Older Americans Are Often Caregivers. And They Vote.

    by Sidney Hunt
    Published: July 10, 2024 (2 days ago)

    In a nation where the aging population is growing rapidly, older Americans are increasingly taking on the role of caregivers for their spouses, parents, or even grandchildren. This demographic, often overlooked in political discourse, wields significant influence at the polls, shaping policy decisions that affect millions.

    The Role of Caregivers

    According to the National Alliance for Caregiving, nearly one in five Americans is a caregiver, and a substantial portion of these caregivers are over the age of 50. These individuals often balance their caregiving responsibilities with managing their own health and finances, making them a crucial group in societal and economic contexts.

    Many older caregivers are responsible for providing physical, emotional, and financial support to their loved ones. This role can be both rewarding and challenging, impacting their quality of life and financial stability. As a result, they have a vested interest in policies related to healthcare, social security, and senior services.

    Political Influence

    Older Americans are known for their high voter turnout rates. According to the U.S. Census Bureau, in the 2020 election, approximately 74% of citizens aged 65 and older voted, compared to just 51.4% of those aged 18 to 29. This makes older voters a powerful force in shaping election outcomes and policy priorities.

    Caregiving issues are particularly salient for this demographic. Policies that provide support for caregivers, such as paid family leave, respite care, and expanded healthcare services, are often at the forefront of their concerns. Candidates and lawmakers who address these issues can attract significant support from older voters.

    Key Issues for Older Caregivers

    1. Healthcare: Access to affordable healthcare and prescription medications is a top priority. Older caregivers often navigate complex medical systems for themselves and their loved ones, making healthcare reform a critical issue.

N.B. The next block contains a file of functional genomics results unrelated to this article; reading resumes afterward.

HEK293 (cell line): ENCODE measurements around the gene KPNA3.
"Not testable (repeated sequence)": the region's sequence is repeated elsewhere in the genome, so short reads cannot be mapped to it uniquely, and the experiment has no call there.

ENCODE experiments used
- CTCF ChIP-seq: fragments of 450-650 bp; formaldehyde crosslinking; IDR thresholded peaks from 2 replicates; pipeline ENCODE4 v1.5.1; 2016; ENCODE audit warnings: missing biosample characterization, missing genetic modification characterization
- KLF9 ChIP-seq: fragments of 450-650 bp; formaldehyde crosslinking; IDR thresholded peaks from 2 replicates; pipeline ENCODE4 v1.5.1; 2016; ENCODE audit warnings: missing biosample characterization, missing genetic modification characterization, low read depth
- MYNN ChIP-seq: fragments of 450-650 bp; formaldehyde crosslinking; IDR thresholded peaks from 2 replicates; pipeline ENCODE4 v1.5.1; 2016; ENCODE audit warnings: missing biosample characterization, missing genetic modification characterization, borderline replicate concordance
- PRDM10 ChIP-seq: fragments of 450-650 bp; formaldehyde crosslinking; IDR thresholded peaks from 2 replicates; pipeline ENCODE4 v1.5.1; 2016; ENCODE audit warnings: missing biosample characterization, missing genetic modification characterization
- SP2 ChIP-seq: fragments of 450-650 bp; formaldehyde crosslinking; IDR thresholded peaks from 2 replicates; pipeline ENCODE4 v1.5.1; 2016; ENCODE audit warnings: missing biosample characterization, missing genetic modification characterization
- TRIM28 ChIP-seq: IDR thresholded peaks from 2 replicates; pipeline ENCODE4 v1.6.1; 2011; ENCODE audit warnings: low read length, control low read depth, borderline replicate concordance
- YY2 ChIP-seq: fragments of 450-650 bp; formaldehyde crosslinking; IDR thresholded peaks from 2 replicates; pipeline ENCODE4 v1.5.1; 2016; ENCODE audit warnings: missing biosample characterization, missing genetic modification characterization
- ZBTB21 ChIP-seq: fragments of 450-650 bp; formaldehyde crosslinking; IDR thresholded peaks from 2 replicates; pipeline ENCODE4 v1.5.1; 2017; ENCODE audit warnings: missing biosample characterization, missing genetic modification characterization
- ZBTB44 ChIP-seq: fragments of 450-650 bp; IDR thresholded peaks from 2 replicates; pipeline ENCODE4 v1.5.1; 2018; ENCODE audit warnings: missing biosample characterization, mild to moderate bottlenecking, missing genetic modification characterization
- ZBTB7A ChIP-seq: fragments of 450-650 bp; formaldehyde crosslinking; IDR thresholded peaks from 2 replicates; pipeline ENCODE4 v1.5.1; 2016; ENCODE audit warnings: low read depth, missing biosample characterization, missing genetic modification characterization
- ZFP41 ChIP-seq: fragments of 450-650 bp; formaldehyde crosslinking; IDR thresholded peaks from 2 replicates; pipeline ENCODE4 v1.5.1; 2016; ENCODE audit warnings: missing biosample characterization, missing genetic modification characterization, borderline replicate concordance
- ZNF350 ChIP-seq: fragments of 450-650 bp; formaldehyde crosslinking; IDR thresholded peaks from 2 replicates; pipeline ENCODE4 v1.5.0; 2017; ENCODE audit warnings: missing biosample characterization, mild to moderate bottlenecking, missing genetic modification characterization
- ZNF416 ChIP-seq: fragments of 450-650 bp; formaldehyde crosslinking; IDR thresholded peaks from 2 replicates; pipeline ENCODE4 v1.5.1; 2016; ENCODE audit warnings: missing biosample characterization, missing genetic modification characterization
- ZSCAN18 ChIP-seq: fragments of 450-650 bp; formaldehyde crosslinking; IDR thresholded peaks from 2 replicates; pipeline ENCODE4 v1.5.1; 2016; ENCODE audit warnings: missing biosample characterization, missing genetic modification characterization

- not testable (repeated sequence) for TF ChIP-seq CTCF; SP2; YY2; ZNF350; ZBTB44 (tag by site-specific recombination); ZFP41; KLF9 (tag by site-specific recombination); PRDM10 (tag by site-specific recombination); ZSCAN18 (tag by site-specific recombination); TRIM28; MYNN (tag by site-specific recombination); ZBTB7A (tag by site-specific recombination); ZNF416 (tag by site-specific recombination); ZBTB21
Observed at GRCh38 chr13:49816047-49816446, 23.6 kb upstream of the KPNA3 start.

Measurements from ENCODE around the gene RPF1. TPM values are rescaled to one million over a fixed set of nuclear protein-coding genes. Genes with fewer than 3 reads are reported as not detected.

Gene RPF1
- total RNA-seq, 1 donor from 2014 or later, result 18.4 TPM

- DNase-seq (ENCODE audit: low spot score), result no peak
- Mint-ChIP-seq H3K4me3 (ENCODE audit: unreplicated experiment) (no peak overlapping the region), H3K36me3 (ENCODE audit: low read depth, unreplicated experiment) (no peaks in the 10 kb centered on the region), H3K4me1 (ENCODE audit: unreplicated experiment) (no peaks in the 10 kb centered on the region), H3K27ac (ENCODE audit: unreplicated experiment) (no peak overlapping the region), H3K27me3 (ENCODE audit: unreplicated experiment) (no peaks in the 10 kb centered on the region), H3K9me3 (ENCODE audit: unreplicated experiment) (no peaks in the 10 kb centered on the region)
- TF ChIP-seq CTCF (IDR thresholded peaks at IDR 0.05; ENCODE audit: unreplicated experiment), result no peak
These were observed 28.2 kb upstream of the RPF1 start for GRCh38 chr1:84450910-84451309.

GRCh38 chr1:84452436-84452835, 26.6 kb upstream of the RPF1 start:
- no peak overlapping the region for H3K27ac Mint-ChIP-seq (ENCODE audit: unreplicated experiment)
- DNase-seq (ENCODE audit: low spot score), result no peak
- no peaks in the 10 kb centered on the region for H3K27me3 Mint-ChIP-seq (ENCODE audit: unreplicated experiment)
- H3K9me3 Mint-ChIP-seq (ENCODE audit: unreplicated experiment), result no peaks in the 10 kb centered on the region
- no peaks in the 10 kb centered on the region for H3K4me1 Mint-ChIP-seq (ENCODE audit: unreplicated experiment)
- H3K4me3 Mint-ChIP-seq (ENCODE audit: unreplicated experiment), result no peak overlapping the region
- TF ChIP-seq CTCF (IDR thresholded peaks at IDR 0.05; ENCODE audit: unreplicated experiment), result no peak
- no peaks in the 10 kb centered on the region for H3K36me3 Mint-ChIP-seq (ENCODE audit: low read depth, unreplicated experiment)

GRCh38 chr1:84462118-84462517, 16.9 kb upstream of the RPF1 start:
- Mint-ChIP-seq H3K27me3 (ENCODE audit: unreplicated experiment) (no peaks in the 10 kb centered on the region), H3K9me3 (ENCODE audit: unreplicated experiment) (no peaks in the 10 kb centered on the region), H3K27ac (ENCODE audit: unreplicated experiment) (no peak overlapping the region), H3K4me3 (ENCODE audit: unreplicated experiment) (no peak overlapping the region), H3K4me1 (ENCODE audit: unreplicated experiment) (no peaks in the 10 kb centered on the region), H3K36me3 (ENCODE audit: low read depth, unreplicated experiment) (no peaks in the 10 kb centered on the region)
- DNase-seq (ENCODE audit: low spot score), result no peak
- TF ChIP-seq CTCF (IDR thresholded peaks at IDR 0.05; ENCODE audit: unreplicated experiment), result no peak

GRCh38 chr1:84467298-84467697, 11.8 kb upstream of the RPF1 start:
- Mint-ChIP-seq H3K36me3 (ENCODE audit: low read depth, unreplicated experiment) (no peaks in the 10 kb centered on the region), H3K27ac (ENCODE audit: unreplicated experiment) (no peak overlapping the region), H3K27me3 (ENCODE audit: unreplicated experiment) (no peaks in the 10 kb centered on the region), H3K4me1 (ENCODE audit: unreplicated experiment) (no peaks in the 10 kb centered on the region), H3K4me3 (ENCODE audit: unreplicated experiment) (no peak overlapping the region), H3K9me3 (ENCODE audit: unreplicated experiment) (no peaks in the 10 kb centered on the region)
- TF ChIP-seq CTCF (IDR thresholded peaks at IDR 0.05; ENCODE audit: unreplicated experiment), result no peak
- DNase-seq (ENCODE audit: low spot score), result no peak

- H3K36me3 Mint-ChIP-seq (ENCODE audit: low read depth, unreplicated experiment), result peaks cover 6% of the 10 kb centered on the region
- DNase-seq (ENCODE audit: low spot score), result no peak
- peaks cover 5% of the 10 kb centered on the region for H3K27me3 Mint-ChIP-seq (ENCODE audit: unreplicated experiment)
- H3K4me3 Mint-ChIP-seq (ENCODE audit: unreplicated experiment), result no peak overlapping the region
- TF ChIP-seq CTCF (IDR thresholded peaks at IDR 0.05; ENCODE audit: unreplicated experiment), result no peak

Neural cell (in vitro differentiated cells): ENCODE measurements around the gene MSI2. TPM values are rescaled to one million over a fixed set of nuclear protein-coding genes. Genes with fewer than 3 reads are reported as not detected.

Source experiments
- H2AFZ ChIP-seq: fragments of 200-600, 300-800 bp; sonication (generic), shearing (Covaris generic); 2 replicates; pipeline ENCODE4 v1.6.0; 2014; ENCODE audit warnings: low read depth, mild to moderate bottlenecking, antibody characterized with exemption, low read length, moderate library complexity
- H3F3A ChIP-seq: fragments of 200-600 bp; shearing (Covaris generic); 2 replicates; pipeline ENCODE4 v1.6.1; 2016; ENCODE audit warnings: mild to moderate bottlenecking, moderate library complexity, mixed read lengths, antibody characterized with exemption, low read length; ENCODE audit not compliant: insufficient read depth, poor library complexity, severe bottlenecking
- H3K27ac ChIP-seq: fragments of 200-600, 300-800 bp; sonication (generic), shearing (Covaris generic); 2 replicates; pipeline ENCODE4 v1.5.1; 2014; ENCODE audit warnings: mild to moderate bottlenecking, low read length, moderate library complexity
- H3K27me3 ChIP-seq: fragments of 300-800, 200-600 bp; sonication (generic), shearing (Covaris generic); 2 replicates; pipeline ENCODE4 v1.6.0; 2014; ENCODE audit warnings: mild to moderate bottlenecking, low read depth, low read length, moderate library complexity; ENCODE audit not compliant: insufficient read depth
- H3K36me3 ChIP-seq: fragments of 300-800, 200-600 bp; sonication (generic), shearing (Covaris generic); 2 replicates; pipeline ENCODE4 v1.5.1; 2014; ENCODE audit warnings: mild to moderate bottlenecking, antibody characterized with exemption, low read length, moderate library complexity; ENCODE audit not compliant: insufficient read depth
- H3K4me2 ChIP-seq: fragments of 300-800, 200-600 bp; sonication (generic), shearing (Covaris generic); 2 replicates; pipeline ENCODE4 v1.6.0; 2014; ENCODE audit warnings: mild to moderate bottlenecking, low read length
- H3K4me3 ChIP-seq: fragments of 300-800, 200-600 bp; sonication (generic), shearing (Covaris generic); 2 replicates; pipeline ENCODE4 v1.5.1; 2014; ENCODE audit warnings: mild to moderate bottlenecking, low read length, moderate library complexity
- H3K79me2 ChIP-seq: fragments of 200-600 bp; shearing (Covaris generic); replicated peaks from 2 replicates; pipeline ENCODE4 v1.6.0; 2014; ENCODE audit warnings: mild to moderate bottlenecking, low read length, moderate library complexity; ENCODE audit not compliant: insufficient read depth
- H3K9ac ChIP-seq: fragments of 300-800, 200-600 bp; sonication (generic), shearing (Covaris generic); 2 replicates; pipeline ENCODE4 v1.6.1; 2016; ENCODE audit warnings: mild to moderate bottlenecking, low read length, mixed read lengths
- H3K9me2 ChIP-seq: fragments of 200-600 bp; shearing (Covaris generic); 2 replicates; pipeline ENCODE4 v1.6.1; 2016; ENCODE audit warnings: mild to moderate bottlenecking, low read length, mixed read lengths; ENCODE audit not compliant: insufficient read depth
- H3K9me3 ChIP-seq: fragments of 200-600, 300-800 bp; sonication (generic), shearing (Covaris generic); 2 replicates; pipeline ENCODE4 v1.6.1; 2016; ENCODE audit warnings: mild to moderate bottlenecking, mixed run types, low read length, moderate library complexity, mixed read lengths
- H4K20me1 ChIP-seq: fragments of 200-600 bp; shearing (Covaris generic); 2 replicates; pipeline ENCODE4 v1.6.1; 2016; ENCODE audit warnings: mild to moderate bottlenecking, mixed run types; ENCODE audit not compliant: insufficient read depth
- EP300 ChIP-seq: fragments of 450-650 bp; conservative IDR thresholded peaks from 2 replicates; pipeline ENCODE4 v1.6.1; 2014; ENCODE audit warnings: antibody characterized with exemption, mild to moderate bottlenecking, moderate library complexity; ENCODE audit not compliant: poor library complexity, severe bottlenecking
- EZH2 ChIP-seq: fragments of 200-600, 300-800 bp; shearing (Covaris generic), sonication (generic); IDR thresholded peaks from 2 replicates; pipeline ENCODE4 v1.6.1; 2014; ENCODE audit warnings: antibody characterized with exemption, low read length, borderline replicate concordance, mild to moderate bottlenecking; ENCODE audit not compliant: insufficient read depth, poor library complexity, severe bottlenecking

2. Social Security and Medicare: Protecting and expanding Social Security and Medicare benefits are essential for many older voters who rely on these programs for financial and medical support.
    3. Support Services: Funding for caregiver support services, including respite care, counseling, and training, can alleviate the burden on older caregivers and improve their quality of life.
    4. Workplace Policies: Policies that support working caregivers, such as flexible work schedules and paid family leave, are increasingly important as more older Americans balance employment with caregiving responsibilities.

    Advocacy and Mobilization

    Organizations such as AARP and the National Council on Aging actively advocate for policies that benefit older Americans and caregivers. These groups also work to mobilize older voters, encouraging them to participate in elections and make their voices heard on issues that matter to them.

    “Aging Americans, particularly those who are caregivers, have a profound understanding of the challenges faced by their loved ones and themselves,” says Nancy LeaMond, Chief Advocacy and Engagement Officer at AARP. “Their votes can drive significant change in policies that improve the quality of life for seniors and their families.”

    Looking Ahead

    As the U.S. population continues to age, the role of older caregivers in shaping political landscapes will only grow. Policymakers and candidates must recognize and address the unique challenges faced by this demographic to secure their support.

    With the 2024 elections approaching, the influence of older voters—especially those who are caregivers—will be more critical than ever. Their participation will likely drive key policy discussions and decisions, impacting not only their lives but the future of caregiving in America.


    Older Americans who serve as caregivers play a vital role in both their families and the political arena. Their high voter turnout and advocacy for crucial policies make them a powerful demographic. As the nation prepares for upcoming elections, the voices and votes of older caregivers will be instrumental in shaping a supportive and sustainable future for caregiving and senior services in the United States.



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